Catalonia is prepared to enter into a dialogue on independence with its Spanish counterparts "without preconditions," Catalan President Carles Puigdemont told CNN on Wednesday.
Speaking a day after he suspended a formal declaration of independence, Puigdemont struck a conciliatory tone, saying he favored mediation to resolve the crisis.
But he insisted that most Catalans wanted a split from Spain. "The relationship between Catalonia and Spain does not work and the majority of Catalan people want Catalonia as an independent state," he said.
On Tuesday Puigdemont backed away from an immediate declaration of independence, while at the same time stating that Catalonia has won the right to establish a separate republic following the disputed October 1 referendum.
Puigdemont then led a group of Catalan lawmakers in signing what appeared to be a symbolic declaration of independence. The legal status of the declaration was unclear.
The Spanish Prime Minister, Mariano Rajoy, said after a meeting of his cabinet Wednesday that he had formally asked the Catalan government to clarify its actions before deciding how to proceed.
Rajoy has the option of invoking Article 155 of the Spanish constitution, which would allow him to impose direct rule on Catalonia from Madrid.
"The council of ministers has agreed to require formally the government of Catalonia to confirm if they have declared the declaration of independence, in spite of the confusion generated by the suspension," Rajoy said.
"This requirement prior to any measures the government may adopt under article 155 of our constitution, seeks to offer citizens the clarity and security that such an important issue requires."
He called on the Catalan authorities to "return to institutional normality and go back to legality." Rajoy has previously refused to hold talks unless Puigdemont drops his independence claim.
Puigdemont: Politics, not police
Speaking with CNN, Puigdemont said the government in Madrid had no reason to apply Article 155 of the constitution to Catalonia and that to do so would be a mistake.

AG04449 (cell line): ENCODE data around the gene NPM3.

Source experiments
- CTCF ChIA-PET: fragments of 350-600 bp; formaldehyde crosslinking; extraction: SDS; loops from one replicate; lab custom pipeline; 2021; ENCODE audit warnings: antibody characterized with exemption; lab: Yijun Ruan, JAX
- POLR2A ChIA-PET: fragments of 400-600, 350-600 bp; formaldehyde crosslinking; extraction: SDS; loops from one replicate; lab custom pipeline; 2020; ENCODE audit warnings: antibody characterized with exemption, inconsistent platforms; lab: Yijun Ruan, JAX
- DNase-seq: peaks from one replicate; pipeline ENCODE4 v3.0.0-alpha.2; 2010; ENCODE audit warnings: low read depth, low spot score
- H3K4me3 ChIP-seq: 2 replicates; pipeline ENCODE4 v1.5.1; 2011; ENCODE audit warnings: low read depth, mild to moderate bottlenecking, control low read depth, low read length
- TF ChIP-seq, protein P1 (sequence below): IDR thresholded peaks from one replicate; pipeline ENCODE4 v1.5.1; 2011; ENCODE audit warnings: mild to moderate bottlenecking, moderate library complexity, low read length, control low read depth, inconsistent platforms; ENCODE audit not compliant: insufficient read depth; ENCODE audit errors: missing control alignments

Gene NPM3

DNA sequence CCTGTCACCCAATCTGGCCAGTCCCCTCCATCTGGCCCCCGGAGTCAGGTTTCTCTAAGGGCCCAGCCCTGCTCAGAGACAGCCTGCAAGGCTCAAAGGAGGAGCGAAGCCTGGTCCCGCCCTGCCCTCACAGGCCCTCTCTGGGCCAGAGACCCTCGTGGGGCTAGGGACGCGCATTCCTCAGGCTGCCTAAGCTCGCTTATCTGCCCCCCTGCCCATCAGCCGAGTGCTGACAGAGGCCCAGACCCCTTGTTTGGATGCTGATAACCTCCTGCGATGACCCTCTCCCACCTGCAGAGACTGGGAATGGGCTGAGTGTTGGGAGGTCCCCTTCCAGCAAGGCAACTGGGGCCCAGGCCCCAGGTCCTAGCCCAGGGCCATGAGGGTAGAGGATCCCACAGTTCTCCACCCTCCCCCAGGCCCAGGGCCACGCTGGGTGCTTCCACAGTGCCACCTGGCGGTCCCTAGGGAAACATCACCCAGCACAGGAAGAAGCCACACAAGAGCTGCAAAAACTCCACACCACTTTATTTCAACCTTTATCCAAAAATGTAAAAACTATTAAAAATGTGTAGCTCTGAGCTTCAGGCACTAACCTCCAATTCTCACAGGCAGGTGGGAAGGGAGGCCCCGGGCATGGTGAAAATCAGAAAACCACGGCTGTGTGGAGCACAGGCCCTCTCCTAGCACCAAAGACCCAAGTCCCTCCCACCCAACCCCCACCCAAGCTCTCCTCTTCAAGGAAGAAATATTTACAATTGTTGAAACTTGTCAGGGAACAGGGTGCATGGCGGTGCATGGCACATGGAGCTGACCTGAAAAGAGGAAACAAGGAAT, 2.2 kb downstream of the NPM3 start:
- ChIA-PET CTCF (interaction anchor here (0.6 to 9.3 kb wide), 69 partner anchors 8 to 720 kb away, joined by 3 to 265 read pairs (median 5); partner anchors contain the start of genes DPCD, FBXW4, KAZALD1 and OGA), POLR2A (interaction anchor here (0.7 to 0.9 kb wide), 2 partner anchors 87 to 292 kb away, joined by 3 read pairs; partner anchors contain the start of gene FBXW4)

He also rejected any suggestion that he should be arrested for his actions, saying he was not a criminal. "My arrest would be unjustified and a mistake; this is not the moment to send people with whom you have political discrepancies to prison."
Puigdemont said it was an important time for both sides to enter into dialogue.
"We are at a point where the most important thing that there is no previous condition to sit down and talk, to accept that we have to talk, we need to talk in the right conditions," he said.
"Maybe, it could help (us) to talk if two people representing the Spanish government and two people representing the Catalan government just simply agree on one thing, for instance, naming a mediator."
Asked if he was concerned that he is dividing the people of Spain, Puigdemont blamed the turmoil on the state's response. "Yesterday I tried to send a message of calmness and to remind people that we are facing a political problem that we need to solve with politics and not with police," he said.
Hundreds of people were injured in Catalonia on October 1 as Spanish national police sought to prevent the referendum going ahead.
Puigdemont: 'Right to be respected'
Puigdemont's remarks to CNN are his first since his much anticipated appearance before the Catalan Parliament Tuesday in Barcelona, when it widely expected that he would unilaterally declare independence for the wealthy northeastern region.
Instead, Puigdemont said he wanted to take the heat out of the political standoff that has roiled Spain since the vote, which was banned by Madrid.
"With the result of the referendum on October 1, Catalonia has earned the right to be an independent state," he told delegates. "It has earned the right to be heard and respected."
But Puigdemont said that parliament should suspend a formal declaration in order to pursue dialogue. He did not specify what form the talks would take, or who would mediate.
Spain's Deputy Prime Minister Soraya Saenz de Santamaria on Tuesday dismissed Puigdemont's actions, saying: "The speech of the President of Catalonia is of someone who doesn't know where he is going and what he wants to do."
Foreign Minister: 'Fake news'
Spanish Foreign Minister Alfonso Dastis was also heavily critical of Puigdemont and the Catalan government in remarks to the Spanish Congress on Wednesday, accusing them of spreading propaganda and "lies."
Earlier, he told Europe 1 radio, a French station, that the Spanish government was "ready to talk with everyone but within the framework offered by our constitution and the rule of law."
Asked about Puigdemont's Tuesday declaration, Dastis said: "I interpreted it as a trick, frankly."
Spanish Socialist opposition leader Pedro Sanchez echoed Rajoy's call for clarity from the Catalan government, saying neither Catalans nor the rest of the nation should be left in a state of uncertainty.
Speaking at his party's headquarters, he said Rajoy had agreed to open a process of constitutional reform in Spain but that this was unconnected to events in Catalonia. "We consider that the best way to defend the constitution is to reform it," he said.
CNN's Nic Robertson reported from Barcelona and Laura Smith-Spark wrote from London. CNN's Isa Soares, Claudia Rebaza, Vasco Cotovio and Milena Veselinovic contributed to this report.